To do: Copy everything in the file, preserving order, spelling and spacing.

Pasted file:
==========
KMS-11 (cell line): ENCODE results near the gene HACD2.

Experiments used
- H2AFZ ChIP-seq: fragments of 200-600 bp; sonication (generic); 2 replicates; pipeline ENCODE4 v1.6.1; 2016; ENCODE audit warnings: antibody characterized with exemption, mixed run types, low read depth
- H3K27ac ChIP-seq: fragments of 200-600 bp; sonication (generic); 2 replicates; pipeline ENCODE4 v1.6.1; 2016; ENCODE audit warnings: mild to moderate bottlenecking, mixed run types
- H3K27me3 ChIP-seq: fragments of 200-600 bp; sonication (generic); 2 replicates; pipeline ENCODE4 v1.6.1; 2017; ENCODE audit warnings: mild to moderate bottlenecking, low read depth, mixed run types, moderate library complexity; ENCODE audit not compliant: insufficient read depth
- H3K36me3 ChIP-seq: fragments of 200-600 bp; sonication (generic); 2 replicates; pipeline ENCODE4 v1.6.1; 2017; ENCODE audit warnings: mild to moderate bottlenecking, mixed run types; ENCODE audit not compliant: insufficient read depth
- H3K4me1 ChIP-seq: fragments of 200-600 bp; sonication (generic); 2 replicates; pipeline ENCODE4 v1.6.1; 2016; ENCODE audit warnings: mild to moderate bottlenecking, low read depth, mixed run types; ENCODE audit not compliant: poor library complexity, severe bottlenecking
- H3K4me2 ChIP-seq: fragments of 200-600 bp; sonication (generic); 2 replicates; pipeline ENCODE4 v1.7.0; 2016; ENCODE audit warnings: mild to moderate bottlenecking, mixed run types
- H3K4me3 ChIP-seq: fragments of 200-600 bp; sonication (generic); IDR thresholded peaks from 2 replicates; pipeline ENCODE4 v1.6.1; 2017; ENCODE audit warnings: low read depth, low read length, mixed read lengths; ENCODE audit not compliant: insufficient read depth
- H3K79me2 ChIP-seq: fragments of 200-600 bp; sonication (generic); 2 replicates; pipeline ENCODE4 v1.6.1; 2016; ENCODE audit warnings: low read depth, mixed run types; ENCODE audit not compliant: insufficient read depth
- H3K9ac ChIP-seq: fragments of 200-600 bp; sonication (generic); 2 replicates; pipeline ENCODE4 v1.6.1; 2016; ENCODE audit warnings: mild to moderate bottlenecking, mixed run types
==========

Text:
KMS-11 (cell line): ENCODE results near the gene HACD2.

Experiments used
- H2AFZ ChIP-seq: fragments of 200-600 bp; sonication (generic); 2 replicates; pipeline ENCODE4 v1.6.1; 2016; ENCODE audit warnings: antibody characterized with exemption, mixed run types, low read depth
- H3K27ac ChIP-seq: fragments of 200-600 bp; sonication (generic); 2 replicates; pipeline ENCODE4 v1.6.1; 2016; ENCODE audit warnings: mild to moderate bottlenecking, mixed run types
- H3K27me3 ChIP-seq: fragments of 200-600 bp; sonication (generic); 2 replicates; pipeline ENCODE4 v1.6.1; 2017; ENCODE audit warnings: mild to moderate bottlenecking, low read depth, mixed run types, moderate library complexity; ENCODE audit not compliant: insufficient read depth
- H3K36me3 ChIP-seq: fragments of 200-600 bp; sonication (generic); 2 replicates; pipeline ENCODE4 v1.6.1; 2017; ENCODE audit warnings: mild to moderate bottlenecking, mixed run types; ENCODE audit not compliant: insufficient read depth
- H3K4me1 ChIP-seq: fragments of 200-600 bp; sonication (generic); 2 replicates; pipeline ENCODE4 v1.6.1; 2016; ENCODE audit warnings: mild to moderate bottlenecking, low read depth, mixed run types; ENCODE audit not compliant: poor library complexity, severe bottlenecking
- H3K4me2 ChIP-seq: fragments of 200-600 bp; sonication (generic); 2 replicates; pipeline ENCODE4 v1.7.0; 2016; ENCODE audit warnings: mild to moderate bottlenecking, mixed run types
- H3K4me3 ChIP-seq: fragments of 200-600 bp; sonication (generic); IDR thresholded peaks from 2 replicates; pipeline ENCODE4 v1.6.1; 2017; ENCODE audit warnings: low read depth, low read length, mixed read lengths; ENCODE audit not compliant: insufficient read depth
- H3K79me2 ChIP-seq: fragments of 200-600 bp; sonication (generic); 2 replicates; pipeline ENCODE4 v1.6.1; 2016; ENCODE audit warnings: low read depth, mixed run types; ENCODE audit not compliant: insufficient read depth
- H3K9ac ChIP-seq: fragments of 200-600 bp; sonication (generic); 2 replicates; pipeline ENCODE4 v1.6.1; 2016; ENCODE audit warnings: mild to moderate bottlenecking, mixed run types